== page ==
Jack Nicholson:- You can’t handle the truth!

I love that film… I was thinking about truth but I’m running ahead of myself…

There is a saying ‘the truth hurts’. I was thinking but why does it hurt?

I guess we have all had an embarrassing moment when someone lets us down and blurts out something deeply personal that we had told them in confidence… most of us have that playground memory of a mate letting us down… Even the memory as I type this the memory triggers those old feelings of embarrassment and shame.

The shame and embarrassment of exposure (even for minor indescressions) proves that the truth really does hurt us.

Once someone I worked with laid into me in an unprovoked but really nasty personal attack, afterwards I challenged him about what he said and his excuse was ‘what I said about you was true!’

A couple of days later I saw Piers Morgan interviewing Simon Cowell; Piers Morgan challenged him about the way he talks to people on his T.V shows his excuse was exactly the same: ‘well I’m just telling the truth’.

Words like ‘truthfully’, ‘honestly’ can be no more than a clever cloak for what is really simply bullying nastiness. Yet however many people tell us encouraging and up building truth it is those negative words that we seem to take more seriously and take deeper into ourselves and do more damage.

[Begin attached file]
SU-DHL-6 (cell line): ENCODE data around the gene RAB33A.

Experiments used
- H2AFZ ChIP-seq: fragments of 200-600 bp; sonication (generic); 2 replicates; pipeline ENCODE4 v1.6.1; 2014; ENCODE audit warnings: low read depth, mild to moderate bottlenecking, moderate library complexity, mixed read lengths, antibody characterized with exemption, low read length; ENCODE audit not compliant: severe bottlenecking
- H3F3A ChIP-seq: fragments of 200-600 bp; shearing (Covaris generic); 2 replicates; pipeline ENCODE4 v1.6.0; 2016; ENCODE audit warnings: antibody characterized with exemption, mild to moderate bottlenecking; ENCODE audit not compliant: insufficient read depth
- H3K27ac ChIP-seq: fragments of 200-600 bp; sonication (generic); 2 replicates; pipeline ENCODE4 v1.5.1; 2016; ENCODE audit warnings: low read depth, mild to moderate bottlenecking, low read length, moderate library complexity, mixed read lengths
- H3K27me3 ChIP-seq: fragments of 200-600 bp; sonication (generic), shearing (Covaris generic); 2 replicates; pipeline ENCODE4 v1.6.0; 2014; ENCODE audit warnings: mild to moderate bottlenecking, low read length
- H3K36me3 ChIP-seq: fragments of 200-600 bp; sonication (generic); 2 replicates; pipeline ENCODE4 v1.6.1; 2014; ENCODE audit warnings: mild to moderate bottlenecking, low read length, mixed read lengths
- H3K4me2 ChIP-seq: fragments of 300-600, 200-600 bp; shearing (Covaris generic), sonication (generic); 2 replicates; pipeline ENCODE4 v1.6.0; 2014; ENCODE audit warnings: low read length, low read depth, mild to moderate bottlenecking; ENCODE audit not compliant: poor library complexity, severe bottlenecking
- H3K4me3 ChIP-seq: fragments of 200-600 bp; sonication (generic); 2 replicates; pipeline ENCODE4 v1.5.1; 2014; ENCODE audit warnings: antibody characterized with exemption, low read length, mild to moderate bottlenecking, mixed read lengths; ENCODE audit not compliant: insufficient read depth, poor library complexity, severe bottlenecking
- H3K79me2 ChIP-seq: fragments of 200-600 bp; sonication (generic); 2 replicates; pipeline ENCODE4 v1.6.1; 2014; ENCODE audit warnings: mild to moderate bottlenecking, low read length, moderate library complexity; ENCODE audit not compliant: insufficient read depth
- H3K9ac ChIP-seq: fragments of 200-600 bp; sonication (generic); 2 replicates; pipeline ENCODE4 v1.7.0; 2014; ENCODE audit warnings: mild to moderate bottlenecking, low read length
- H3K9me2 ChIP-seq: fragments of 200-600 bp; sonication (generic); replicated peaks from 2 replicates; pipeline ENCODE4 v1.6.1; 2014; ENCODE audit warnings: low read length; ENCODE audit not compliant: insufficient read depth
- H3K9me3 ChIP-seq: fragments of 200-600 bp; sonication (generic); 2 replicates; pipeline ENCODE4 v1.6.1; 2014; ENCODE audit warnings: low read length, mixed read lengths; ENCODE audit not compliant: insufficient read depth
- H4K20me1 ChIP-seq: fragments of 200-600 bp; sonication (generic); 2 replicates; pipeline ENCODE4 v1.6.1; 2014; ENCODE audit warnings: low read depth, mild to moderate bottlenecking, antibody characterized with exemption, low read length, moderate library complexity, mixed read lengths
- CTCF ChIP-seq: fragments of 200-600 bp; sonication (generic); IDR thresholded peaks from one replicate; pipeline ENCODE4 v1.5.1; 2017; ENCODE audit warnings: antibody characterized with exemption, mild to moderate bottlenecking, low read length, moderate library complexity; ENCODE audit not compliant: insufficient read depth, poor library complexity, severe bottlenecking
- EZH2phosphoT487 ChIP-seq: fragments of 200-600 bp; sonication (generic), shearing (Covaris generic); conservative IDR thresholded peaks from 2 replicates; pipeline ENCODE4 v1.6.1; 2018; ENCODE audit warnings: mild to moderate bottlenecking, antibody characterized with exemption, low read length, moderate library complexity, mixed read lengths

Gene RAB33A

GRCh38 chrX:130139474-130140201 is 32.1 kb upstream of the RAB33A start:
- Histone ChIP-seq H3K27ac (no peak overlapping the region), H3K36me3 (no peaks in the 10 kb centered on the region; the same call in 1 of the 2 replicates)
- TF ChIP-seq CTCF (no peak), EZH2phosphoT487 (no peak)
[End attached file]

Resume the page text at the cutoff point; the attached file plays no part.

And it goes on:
Truth (or a perception of the truth) can really hurt and damage us.

So the truth can hurt.

Sometimes we need to hear the truth… sometimes letting someone carry on and being deluded is as cruel as wollaping them with home truths.  I remember going our once and there was a girl on the dance floor with her skirt stuck in her knickers and her ‘friends’ were cruelly letting her dance away making a fool of herself.  Denying the truth can be as cruel as walloping someone with home truths.

The truth might hurt but so does the absence of truth. (And I could do a whole other blog about how lies can smash lives too).

It is interesting the power truth has, it can build people up or utterly destroy them heal or hurt. The same truth e.g. ‘you’ve got broccoli stuck in between your teeth’ and it may feel completely different. The WHO and HOW of truth are almost as important as the truth itself. One person may tell us the truth to save us from embarrassment whilst the other person might tell us the same truth to belittle us.

God’s honest truth:

The description of the Holy Spirit in John’s gospel as ‘the Holy Spirit of all truth’ or ‘the Spirit of Truth’ might make us feel uncomfortable. God is all knowing, he sees everything, he knows everything about us, and I do mean EVERYTHING!

He’s also Holy, in other words pure… so his standards are perfection again that makes me squirm a little in my seat knowing how unholy and unpure I am, how I even fail to meet my own low standards.

God’s Holy Spirit isn’t a Simon Cowell type bully that rips into us when we least expect it nor is he like the nasty colleague that gets a kick out of telling you things you don’t want to hear.